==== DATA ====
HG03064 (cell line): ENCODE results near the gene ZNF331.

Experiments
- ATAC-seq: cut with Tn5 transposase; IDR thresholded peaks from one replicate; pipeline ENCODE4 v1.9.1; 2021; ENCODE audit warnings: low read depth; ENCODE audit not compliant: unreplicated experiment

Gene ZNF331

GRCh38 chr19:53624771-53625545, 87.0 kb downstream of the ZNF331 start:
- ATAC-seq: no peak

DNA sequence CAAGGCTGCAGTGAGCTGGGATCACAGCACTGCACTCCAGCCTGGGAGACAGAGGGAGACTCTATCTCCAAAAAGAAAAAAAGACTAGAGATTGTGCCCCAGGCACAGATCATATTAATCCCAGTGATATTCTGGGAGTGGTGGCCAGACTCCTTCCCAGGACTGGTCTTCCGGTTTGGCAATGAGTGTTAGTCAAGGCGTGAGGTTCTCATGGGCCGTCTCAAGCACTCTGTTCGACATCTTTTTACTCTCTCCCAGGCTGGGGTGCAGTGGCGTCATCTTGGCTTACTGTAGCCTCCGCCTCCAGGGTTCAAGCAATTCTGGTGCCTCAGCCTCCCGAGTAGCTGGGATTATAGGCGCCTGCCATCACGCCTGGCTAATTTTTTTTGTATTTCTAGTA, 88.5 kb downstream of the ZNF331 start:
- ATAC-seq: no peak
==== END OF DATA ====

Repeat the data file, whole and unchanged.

HG03064 (cell line): ENCODE results near the gene ZNF331.

Experiments
- ATAC-seq: cut with Tn5 transposase; IDR thresholded peaks from one replicate; pipeline ENCODE4 v1.9.1; 2021; ENCODE audit warnings: low read depth; ENCODE audit not compliant: unreplicated experiment

Gene ZNF331

GRCh38 chr19:53624771-53625545, 87.0 kb downstream of the ZNF331 start:
- ATAC-seq: no peak

DNA sequence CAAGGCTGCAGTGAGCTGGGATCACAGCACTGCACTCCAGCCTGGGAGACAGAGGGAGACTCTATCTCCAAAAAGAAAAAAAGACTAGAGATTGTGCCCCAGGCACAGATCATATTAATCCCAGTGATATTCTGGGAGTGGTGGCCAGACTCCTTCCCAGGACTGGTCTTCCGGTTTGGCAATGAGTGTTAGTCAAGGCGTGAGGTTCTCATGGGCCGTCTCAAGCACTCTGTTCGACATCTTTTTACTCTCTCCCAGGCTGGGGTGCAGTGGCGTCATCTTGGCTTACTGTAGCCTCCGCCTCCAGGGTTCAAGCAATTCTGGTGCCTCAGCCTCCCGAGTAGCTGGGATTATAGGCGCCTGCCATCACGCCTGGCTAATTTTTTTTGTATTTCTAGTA, 88.5 kb downstream of the ZNF331 start:
- ATAC-seq: no peak